CoinOperatedGirl: Hey, I’m all in on helping the Earth!

SoldierOfRevolution: Then you will do what is asked of you.

COG, and JHJ both posted their intimate details – address, full name, a photograph of their face, and their contact information. COG was in fact a teenage girl named Alison Shapiro, a baseball cap found in the background of her photo indicated she was a member of the Mark Warner High School Robotics Team. The conversation continued.

SoldierOfRevolution: Excellent. As I’m sure both of you know, New-Life’s Regional Director of R&D Francis Croft is visiting your robotics club to propagandize his sick company’s bastardization of the human form. You’ll be expected to blow him to kingdom come. Soon, you’ll receive a letter telling you where to meet one of our agents in the UC, he’ll give you two the bombs you need.

CoinOperatedGirl: So, we’ll what, leave our backpacks in the room, and wait for them to go off? Won’t the police catch us?

SoldierOfRevolution: No, you’ll need to detonate the bombs personally, you’ll be in the room when they go off.

CoinOperatedGirl: WTF?

JeremyHopperJr.: Blowing myself up in a repurposed art room at 10:00 PM on Thursday isn’t how I imagined going out… And yet I feel a sense of calm at my coming annihilation. Elation, even.

SoldierOfRevolution: We all have different roles to play in the revolution. Remember, we know where you live.

Martins got out of her seat, and raced out of the room. She trampled down the stares, “Morrow, I think I-” she began, before being caught off guard by the sight of Mr. Brown sobbing into his hands. Morrow motioned for her to come closer, “What is it?” he asked softly, “I know where they’re planning to attack,” Martins began “Where?” Morrow asked, “Mark Warner High, but it’s not just that, Morrow, there’s another bomber.” Martins continued. “What!?” Morrow exclaimed, “Give me the briefing in the car,” he said as he began to leave, “Kord, call Clay, and Chip, tell ‘em to meet us at the high school!” he ordered.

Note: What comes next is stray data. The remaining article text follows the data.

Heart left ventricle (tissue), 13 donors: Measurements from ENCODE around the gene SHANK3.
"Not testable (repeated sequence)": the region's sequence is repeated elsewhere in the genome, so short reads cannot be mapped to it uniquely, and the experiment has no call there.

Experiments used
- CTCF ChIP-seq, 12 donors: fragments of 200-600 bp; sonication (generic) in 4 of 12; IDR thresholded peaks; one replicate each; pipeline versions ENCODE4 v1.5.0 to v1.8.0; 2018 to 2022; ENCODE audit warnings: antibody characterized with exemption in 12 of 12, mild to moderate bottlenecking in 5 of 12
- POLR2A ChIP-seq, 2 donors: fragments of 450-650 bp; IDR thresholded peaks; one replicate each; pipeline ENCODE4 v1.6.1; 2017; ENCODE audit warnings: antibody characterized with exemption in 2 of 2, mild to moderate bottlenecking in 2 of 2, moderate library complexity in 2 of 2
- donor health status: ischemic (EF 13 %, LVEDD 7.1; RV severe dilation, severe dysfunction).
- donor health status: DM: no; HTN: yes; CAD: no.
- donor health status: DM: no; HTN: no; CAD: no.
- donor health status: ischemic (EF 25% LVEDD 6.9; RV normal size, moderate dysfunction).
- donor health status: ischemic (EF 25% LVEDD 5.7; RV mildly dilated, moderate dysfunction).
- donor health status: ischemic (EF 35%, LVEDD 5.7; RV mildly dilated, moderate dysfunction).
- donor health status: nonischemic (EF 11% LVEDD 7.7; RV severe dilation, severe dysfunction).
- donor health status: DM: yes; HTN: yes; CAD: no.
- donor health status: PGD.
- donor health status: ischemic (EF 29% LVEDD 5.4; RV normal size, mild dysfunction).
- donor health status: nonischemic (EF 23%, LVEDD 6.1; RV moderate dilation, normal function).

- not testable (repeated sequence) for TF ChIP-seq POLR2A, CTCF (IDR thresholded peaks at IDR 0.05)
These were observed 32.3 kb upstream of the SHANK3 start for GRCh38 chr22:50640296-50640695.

Alison took a shaky breath as she entered the Robotics room, and took a seat at her usual table noticing immediately that Robert was not in the room. “Did you hear about what happened to Bobby?” a girl seated near her asked another girl, “Yeah, I heard he got blown up by some gas leak earlier tonight, makes me feel a bit weird about still doing this.” the other girl replied. Shit, Robert was gone, it was all down to her. Robert’s demise didn’t change anything, not really, she would have been expected to blow herself up regardless of whether he was living or dead. And yet, the fact that she was now going to do it alone made it all the more challenging to go through with.

“Well we can’t exactly reschedule, we’ve got a special guest coming tonight!” the first girl said excitedly. Right, she had a mission that needed to be done, there was no use questioning it, especially if she didn’t want to put her whole family at risk. The lanky, bearded teacher who lead the robotics club entered the room, bending down to avoid hitting his head on the door-frame, Francis Croft followed close behind him. “As I’m sure you all know, our club-mate Bobby Brown, and his mother Marjory Brown died in an explosion earlier this evening, I’d like to start this meeting with a minute of silence in respect for the dead. Alison pressed her lips together tightly, now or never…

Two black sedans pulled up in front of Mark Warner High School, and the quintet of agents stacked up in front of the two metal doors which made up the school’s front door. “Dammit, the door’s locked.” Morrow said as he jiggled the bar door handle, “We don’t have time to wait for a custodian.” Kord said, “I’ve got an idea,” Clay said moving to the outer security panel. The android ripped the panel’s front sheet of metal off of its base, and plugged his finger into a socket in the guts of the panel. A moment later the doors unlocked with a click, “How’d you do that?” Martins asked, “I’ve tapped into the school’s security system, I might be able to access the feed from the security cameras to find out which room the meeting is taking place in.” Clay explained. “Do it, contact me over the earpiece once you have something, the rest of you, with me!” Morrow ordered.